Edith Mitchell, 101, continues to use talents for the Lord

Mountain Home, Ark. – Mountain Home resident Edith Mitchell, 101, has always had a passion for music and serving the Lord.  

Born in Roanoke Rapids, North Carolina, on Dec. 24, 1921, Mitchell started piano lessons at the age of nine and later taught herself how to play the organ. In high school, she volunteered to play for her church’s services.  

Mitchell went on to graduate from Flora MacDonald College, majoring in voice and music education and minored in Bible and piano. She took her first job teaching in Richlands, North Carolina.  

“Then war started, and I felt like I needed to serve my country,” Mitchell said.  

She enlisted in the Women’s Army Auxiliary Corps in September 1943 and was sent to boot camp in what she called “the swamps” outside of Daytona Beach, Florida.  

“It was in the swamps and rained most the time. We were all in tents. You’d lay there feeling that mist falling on your face,” she said.  

Following boot camp, Mitchell traveled to her assignment at Camp Stoneman, California, a major staging area for troops bound for the Pacific Theater. She served as a chaplain’s assistant and had several responsibilities including writing letters for the chaplains and playing music at the Catholic, Protestant and Jewish services.  

At one pre-embarkation service, Mitchell played the organ and sang the hymn “Ninety and Nine” – one of her favorites – before a chapel full of service members leaving for World War II operations. Her voice inspired some soldiers to make public professions of faith. She remembers the men walking up the gangplank with the water from their baptism dripping off their backpacks.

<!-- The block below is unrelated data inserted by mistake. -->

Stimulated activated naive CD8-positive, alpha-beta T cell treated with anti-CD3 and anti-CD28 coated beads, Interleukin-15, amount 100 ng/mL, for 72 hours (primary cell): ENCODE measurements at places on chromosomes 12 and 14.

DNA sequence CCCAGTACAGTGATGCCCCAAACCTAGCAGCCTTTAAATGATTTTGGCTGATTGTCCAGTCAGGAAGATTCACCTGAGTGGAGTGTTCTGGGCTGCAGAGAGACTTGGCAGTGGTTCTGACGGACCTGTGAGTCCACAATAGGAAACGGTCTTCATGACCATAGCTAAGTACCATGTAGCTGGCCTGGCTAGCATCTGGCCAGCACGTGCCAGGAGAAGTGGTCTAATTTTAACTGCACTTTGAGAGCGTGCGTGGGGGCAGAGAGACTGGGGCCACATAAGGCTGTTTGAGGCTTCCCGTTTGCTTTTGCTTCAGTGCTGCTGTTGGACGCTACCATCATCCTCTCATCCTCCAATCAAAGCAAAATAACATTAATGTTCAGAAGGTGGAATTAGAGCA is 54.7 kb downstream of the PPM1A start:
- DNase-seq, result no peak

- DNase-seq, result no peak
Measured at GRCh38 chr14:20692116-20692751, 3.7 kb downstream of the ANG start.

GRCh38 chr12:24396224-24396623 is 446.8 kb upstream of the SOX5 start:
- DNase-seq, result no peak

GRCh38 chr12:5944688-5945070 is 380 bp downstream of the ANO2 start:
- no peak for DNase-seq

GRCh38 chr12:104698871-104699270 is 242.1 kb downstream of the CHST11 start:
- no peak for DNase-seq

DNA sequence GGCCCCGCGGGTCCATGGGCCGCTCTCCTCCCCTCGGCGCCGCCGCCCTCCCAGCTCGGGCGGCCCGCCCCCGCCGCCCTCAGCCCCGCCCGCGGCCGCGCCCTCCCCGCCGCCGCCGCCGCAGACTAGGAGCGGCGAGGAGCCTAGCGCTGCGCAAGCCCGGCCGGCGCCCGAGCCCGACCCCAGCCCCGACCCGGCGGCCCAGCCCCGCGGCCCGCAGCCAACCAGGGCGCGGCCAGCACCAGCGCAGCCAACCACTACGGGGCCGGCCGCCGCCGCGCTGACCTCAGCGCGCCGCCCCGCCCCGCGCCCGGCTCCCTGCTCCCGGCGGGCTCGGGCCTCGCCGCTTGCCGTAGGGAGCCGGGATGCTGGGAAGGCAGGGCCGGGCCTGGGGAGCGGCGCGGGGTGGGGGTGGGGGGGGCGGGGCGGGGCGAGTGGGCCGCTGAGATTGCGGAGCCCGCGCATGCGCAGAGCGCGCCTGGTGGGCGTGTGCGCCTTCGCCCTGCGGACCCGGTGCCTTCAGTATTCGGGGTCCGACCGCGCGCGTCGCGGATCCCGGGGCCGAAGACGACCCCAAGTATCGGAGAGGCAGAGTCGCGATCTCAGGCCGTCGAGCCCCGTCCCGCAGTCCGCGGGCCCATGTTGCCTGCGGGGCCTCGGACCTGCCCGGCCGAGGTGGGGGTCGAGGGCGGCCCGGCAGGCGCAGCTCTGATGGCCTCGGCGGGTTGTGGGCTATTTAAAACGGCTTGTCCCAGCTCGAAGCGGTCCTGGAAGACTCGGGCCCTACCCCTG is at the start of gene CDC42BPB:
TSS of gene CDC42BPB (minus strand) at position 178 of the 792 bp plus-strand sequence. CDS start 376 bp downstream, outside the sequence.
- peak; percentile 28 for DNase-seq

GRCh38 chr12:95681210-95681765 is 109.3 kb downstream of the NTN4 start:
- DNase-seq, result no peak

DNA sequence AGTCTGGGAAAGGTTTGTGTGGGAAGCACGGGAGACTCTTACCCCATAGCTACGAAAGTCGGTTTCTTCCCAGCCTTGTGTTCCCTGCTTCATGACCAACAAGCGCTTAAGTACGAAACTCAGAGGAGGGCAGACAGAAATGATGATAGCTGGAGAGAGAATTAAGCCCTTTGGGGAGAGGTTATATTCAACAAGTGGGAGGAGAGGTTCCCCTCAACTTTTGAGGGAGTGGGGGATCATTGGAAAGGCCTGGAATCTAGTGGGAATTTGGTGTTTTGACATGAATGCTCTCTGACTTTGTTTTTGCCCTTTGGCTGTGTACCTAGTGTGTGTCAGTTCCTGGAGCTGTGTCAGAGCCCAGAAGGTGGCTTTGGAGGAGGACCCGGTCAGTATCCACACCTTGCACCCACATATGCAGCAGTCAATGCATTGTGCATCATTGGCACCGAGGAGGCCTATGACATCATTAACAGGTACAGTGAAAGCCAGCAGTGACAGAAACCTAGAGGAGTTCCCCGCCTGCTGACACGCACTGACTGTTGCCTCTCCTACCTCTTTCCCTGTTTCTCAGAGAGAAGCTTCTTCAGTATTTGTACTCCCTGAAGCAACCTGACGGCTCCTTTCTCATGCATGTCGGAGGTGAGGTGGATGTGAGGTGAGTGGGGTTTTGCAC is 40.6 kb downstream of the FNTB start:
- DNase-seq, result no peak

“That was one of the greatest experiences of my life,” Mitchell said. “I have had the opportunity since then to win several other people to the Lord.” 

Shortly after Mitchell’s arrival at Camp Stoneman, she said her mother wanted to do her duty and volunteered as a nurse’s aide at the hospital. Some of her patients included survivors of the Bataan Death March.  

“They were nothing but a skeleton with skin stretched over it and they could hardly walk. Several of them could not walk. They were taken directly to the hospital,” Mitchell said. She noted her mother aided in nursing back to health Gen. Jonathan Wainwright, commander of the Army forces that had been captured in the Philippines. 

After completing her military service, Mitchell used her GI Bill benefits to attend Columbia University where she earned a master’s degree in voice and public music. She eventually taught at Tift College in Forsythe, Georgia, and met the man who became her husband when he joined her choir at the First Baptist Church there. At the time, he was a student funeral director. He went on to graduate from Gupton-Jones College of Mortuary Sciences in Nashville.  

“When he came back to take the test to be a funeral director in Georgia, he had the highest score that had ever been made. I was quite proud of him,” she said.